Anyway, here is my list of the top 10 reasons why Indian men are pigs.

10) They use the victim card to hook you in emotionally – Oh yes, they’re artists when it comes to using the victim card. As human beings, it is our natural tendency to feel sympathy towards someone who we feel has been wronged in some way. So they come up with ingenious stories about how their previous girlfriend was horrible to them, how their parents don’t understand them and how lonely they are, etc etc. Now an interesting fact about women is that we’re nurturers by birth. We have a biological instinct to ‘care’ for someone. It is that instinct that gets activated when a man seeks sympathy. We feel sorry for him and think that in some way, we will be able to lessen their pain.

Pokeballs, that’s a sure shot winner move! It works every single time.

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9) …But they hate it when women mollycoddle too much: Hypocrisy at it’s best. Once the lady is reeled in, they hate it when she mollycoddles too much or feels entitled to his personal space. Well, the entire basis for your relationship with her is your emotional needs. Now she’s there for you, and you don’t want her anymore?

And they say women are crazy while PMSing.

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8) …And they don’t like it if you get too friendly with other men: If you start getting closer to your other male friends, they turn into the male counterparts of Komolika (ref: Kahaani Ghar Ghar Ki) and consider it their birthright to violate your personal space like your phone, social media profiles etc. They don’t rest until you either stop talking to other men or pass a custom made agni-pareeksha. They also use tactics like manipulation to make you feel guilty. “You have no time for me anymore!”

Eh, I thought you were sick of me constantly fretting over you? Cunphuson, son! 

7) …They want a ‘modern’ girlfriend, but a domestic wife: Something that probably angers me more than Twilight and 50 shades of Grey put together. It’s hypocrisy in it’s purest form. Indian men love hanging out with so called ‘modern’ women who can smoke, drink, wear sexy clothes and have pre marital sex without any moral redflags. They go around claiming to be extremely open minded. But when it comes to getting married and settling down, they want a virgin, who is as pure as Ganga Maa, and will be adored by his mother. So the ‘modern’ woman is the test drive that never culminates in a concrete deal, while the wife is the family car who doesn’t even need to be tested.

Applause! Drinks all around!

6) They think every woman is available: Any woman who does not bear any suhaag ki nishani is open and available. They think it’s okay to hit on a woman in almost any situation. They would hit on their colleague, their boss, their friend, their teacher, their sister’s friend, their therapist – no one is out of bounds. Anyone who catches their eye in the unmarried category is fair game. Even if the conversation begins in a different space, it ends up with the man hitting on the woman in one way or the other. They have the talent to steer the conversation from aliens and crop circles to how beautiful the lady’s smile is within minutes (hours, at worst)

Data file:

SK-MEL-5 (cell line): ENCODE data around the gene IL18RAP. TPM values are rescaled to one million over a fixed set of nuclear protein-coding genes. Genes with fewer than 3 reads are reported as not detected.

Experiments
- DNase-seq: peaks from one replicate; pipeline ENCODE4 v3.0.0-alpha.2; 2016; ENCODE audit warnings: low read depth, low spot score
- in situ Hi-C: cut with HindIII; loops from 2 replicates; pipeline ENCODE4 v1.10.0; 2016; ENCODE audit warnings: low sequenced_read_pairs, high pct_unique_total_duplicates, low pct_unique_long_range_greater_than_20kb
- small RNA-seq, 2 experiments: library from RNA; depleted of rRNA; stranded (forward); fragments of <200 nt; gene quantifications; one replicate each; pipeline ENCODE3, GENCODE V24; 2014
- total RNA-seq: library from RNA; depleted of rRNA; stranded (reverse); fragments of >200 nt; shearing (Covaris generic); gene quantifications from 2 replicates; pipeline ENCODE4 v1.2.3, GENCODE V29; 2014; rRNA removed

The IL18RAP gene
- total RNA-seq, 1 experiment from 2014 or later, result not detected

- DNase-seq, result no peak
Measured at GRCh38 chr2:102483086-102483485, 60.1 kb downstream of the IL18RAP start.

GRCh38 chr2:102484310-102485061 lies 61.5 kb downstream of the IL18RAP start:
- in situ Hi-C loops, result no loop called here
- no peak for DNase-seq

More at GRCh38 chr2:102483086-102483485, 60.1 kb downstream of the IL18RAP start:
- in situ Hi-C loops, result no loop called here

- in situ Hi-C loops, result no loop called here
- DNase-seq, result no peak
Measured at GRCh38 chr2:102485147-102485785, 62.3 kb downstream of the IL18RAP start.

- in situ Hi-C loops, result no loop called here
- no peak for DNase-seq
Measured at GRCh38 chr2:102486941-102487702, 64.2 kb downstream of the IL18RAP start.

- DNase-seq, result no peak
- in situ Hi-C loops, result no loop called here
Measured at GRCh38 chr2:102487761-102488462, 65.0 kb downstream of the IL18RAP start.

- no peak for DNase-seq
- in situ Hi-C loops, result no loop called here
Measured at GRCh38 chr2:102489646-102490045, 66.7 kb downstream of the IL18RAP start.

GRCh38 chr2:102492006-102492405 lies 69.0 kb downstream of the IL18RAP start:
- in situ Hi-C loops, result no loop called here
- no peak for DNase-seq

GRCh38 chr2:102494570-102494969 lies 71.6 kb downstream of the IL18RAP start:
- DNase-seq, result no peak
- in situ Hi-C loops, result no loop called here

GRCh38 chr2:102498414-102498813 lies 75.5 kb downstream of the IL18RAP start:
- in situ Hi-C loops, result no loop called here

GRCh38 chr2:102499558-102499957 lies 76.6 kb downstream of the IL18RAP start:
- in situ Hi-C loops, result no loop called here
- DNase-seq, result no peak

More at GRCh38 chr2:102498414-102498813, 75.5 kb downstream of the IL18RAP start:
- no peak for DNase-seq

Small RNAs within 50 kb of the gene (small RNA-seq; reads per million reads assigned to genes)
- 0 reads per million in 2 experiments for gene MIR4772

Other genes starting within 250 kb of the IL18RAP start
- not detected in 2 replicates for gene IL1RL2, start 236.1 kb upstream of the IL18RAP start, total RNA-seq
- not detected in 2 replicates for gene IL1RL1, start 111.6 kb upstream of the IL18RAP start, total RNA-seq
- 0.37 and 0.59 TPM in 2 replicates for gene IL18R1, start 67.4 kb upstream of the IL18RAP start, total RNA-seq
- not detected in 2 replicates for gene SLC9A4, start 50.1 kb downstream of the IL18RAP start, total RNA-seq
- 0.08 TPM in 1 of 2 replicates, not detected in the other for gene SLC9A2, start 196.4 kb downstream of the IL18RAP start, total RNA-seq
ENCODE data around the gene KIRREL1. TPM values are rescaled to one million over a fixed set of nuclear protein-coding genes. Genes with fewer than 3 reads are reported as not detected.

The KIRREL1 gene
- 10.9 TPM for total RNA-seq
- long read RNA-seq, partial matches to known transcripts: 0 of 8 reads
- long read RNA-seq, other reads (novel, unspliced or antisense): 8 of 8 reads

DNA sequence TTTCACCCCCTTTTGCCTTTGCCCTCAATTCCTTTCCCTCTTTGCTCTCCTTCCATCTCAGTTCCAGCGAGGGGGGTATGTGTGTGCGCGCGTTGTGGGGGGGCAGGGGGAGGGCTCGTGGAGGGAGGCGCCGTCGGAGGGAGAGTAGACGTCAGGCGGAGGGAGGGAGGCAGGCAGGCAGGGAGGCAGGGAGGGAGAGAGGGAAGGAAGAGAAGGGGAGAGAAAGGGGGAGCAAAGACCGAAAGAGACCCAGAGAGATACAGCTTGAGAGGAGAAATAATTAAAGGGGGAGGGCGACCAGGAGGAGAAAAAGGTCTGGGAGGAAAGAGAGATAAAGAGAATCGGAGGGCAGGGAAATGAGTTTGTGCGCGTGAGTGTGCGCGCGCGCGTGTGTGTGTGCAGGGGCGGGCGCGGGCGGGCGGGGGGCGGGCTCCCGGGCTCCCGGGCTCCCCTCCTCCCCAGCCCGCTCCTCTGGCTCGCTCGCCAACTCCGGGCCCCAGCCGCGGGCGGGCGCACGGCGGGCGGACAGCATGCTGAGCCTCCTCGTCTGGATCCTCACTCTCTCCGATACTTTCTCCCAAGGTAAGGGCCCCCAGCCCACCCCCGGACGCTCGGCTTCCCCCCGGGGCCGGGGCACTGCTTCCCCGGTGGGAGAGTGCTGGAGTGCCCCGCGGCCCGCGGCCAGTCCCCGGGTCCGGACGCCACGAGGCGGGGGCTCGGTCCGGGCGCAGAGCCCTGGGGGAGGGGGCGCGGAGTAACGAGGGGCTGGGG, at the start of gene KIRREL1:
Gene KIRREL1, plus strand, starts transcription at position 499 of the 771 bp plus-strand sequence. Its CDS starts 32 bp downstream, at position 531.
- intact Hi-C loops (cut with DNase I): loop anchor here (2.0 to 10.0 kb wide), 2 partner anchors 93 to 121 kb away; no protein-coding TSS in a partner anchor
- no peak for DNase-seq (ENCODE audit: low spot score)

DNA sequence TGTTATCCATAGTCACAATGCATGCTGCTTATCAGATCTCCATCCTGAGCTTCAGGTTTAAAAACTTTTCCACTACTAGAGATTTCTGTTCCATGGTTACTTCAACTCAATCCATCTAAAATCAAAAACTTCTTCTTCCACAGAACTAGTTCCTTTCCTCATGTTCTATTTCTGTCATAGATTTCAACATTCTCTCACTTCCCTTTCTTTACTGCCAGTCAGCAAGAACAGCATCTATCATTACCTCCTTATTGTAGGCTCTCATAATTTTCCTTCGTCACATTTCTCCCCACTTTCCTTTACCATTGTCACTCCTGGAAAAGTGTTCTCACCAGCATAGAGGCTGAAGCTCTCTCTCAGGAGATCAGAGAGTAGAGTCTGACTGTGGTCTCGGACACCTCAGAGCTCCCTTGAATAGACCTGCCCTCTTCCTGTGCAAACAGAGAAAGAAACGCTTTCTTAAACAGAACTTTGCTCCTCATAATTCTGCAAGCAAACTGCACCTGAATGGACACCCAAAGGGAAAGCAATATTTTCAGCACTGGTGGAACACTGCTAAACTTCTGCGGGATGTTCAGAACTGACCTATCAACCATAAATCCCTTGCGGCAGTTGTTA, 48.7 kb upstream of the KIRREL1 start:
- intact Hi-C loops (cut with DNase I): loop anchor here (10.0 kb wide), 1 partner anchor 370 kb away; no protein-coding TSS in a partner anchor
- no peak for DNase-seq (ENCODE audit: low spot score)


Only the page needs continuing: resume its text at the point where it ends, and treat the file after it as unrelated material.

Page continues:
Tulent, man!

5) They don’t have the balls to admit that they’re not serious: They will keep you on tenterhooks until the very end, but will never admit that all they want is sex and a good time. They’ll keep you hooked with false promises and distant dreams, and then drop you like a sack of hot potatoes when they’re done.

Yeh hai #mardaangi!

4) They don’t have the balls to break up with dignity: They would prefer sending you a text saying, “hey jaan i thnk itz nt wrkng out btwn us nymore..we shud move on” or updating their facebook relationship status to ‘single’ rather than saying it on your face. Neat job, fella, really chic.

Yeh hai #mardaangi vol. 2!

3) They hate it when their partners earn more than they do: The ever expanding male ego doesn’t let them live with the fact that their partner earns more than they do. This pain is worse than the pain when kicked in the balls. It makes them less of a man, somehow. It makes them smaller in comparison to the woman. And how can they let that happen?

Kya kar raha hai yaar? Mard ban, be a man!”

2) They hate it when their partner disagrees with them publicly: They take everything personally, even a disagreement about Akbar’s hundred wives. They probably wouldn’t care if it were within the four walls of their house, but hell, if she disagrees openly and manages to make fair arguments, his brain catches fire like LPG gas. The pain is real, pokeballs!

“Khud ko kya samajhti hai? Itna akadti hai”

 

1) They make fun of their wives among friends: They think their wife is their personal property or trophy, something they can flash around unabashedly among their friends and pass comments openly. To be fair, it may not always be with an intention to cause hurt, but it still is an infringement of her personal space. She isn’t a page 3 celebrity to be discussed openly. It’s insulting and demeaning, whether intentional or not intentional.

Gifs from: https://www.tumblr.com/tagged/pokemon-gifs

Reasons why Kal Ho Na Ho rocks my socks. Everytime.